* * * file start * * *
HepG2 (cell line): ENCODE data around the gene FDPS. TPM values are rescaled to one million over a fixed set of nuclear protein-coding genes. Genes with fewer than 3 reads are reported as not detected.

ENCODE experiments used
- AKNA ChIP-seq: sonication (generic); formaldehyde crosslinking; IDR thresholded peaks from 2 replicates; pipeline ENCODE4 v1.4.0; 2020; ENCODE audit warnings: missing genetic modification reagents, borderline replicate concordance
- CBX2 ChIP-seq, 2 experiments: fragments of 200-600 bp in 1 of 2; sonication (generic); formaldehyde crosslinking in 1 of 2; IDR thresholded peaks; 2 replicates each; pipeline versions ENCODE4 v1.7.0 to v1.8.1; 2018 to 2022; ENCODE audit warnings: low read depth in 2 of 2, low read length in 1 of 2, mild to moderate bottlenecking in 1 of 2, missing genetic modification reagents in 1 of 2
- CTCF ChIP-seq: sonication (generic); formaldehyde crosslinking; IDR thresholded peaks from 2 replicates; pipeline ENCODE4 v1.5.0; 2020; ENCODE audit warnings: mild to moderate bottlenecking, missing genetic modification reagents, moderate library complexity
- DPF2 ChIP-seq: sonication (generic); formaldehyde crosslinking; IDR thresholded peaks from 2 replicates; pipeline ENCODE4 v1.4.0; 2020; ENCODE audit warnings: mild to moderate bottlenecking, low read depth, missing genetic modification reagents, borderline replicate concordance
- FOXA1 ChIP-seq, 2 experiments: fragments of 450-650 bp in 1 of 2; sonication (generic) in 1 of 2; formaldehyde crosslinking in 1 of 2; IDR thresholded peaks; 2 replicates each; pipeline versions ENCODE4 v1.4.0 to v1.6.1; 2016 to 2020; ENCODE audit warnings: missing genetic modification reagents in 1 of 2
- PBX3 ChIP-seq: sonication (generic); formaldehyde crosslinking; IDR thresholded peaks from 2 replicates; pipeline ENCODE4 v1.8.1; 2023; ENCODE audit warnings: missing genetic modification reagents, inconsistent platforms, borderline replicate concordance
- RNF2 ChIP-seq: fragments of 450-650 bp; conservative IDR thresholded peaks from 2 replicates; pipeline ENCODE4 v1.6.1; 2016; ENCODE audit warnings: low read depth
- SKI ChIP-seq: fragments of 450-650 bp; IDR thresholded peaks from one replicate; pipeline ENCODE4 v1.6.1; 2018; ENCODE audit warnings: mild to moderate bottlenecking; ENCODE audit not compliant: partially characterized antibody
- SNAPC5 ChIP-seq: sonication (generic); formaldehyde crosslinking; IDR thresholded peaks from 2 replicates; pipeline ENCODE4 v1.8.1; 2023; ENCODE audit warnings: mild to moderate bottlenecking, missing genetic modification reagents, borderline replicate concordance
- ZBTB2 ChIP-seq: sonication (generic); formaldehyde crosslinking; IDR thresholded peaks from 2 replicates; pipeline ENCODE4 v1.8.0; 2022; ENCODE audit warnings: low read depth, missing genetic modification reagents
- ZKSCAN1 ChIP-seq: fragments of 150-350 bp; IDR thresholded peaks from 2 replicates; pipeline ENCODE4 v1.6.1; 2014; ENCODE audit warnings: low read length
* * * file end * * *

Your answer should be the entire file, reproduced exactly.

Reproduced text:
HepG2 (cell line): ENCODE data around the gene FDPS. TPM values are rescaled to one million over a fixed set of nuclear protein-coding genes. Genes with fewer than 3 reads are reported as not detected.

ENCODE experiments used
- AKNA ChIP-seq: sonication (generic); formaldehyde crosslinking; IDR thresholded peaks from 2 replicates; pipeline ENCODE4 v1.4.0; 2020; ENCODE audit warnings: missing genetic modification reagents, borderline replicate concordance
- CBX2 ChIP-seq, 2 experiments: fragments of 200-600 bp in 1 of 2; sonication (generic); formaldehyde crosslinking in 1 of 2; IDR thresholded peaks; 2 replicates each; pipeline versions ENCODE4 v1.7.0 to v1.8.1; 2018 to 2022; ENCODE audit warnings: low read depth in 2 of 2, low read length in 1 of 2, mild to moderate bottlenecking in 1 of 2, missing genetic modification reagents in 1 of 2
- CTCF ChIP-seq: sonication (generic); formaldehyde crosslinking; IDR thresholded peaks from 2 replicates; pipeline ENCODE4 v1.5.0; 2020; ENCODE audit warnings: mild to moderate bottlenecking, missing genetic modification reagents, moderate library complexity
- DPF2 ChIP-seq: sonication (generic); formaldehyde crosslinking; IDR thresholded peaks from 2 replicates; pipeline ENCODE4 v1.4.0; 2020; ENCODE audit warnings: mild to moderate bottlenecking, low read depth, missing genetic modification reagents, borderline replicate concordance
- FOXA1 ChIP-seq, 2 experiments: fragments of 450-650 bp in 1 of 2; sonication (generic) in 1 of 2; formaldehyde crosslinking in 1 of 2; IDR thresholded peaks; 2 replicates each; pipeline versions ENCODE4 v1.4.0 to v1.6.1; 2016 to 2020; ENCODE audit warnings: missing genetic modification reagents in 1 of 2
- PBX3 ChIP-seq: sonication (generic); formaldehyde crosslinking; IDR thresholded peaks from 2 replicates; pipeline ENCODE4 v1.8.1; 2023; ENCODE audit warnings: missing genetic modification reagents, inconsistent platforms, borderline replicate concordance
- RNF2 ChIP-seq: fragments of 450-650 bp; conservative IDR thresholded peaks from 2 replicates; pipeline ENCODE4 v1.6.1; 2016; ENCODE audit warnings: low read depth
- SKI ChIP-seq: fragments of 450-650 bp; IDR thresholded peaks from one replicate; pipeline ENCODE4 v1.6.1; 2018; ENCODE audit warnings: mild to moderate bottlenecking; ENCODE audit not compliant: partially characterized antibody
- SNAPC5 ChIP-seq: sonication (generic); formaldehyde crosslinking; IDR thresholded peaks from 2 replicates; pipeline ENCODE4 v1.8.1; 2023; ENCODE audit warnings: mild to moderate bottlenecking, missing genetic modification reagents, borderline replicate concordance
- ZBTB2 ChIP-seq: sonication (generic); formaldehyde crosslinking; IDR thresholded peaks from 2 replicates; pipeline ENCODE4 v1.8.0; 2022; ENCODE audit warnings: low read depth, missing genetic modification reagents
- ZKSCAN1 ChIP-seq: fragments of 150-350 bp; IDR thresholded peaks from 2 replicates; pipeline ENCODE4 v1.6.1; 2014; ENCODE audit warnings: low read length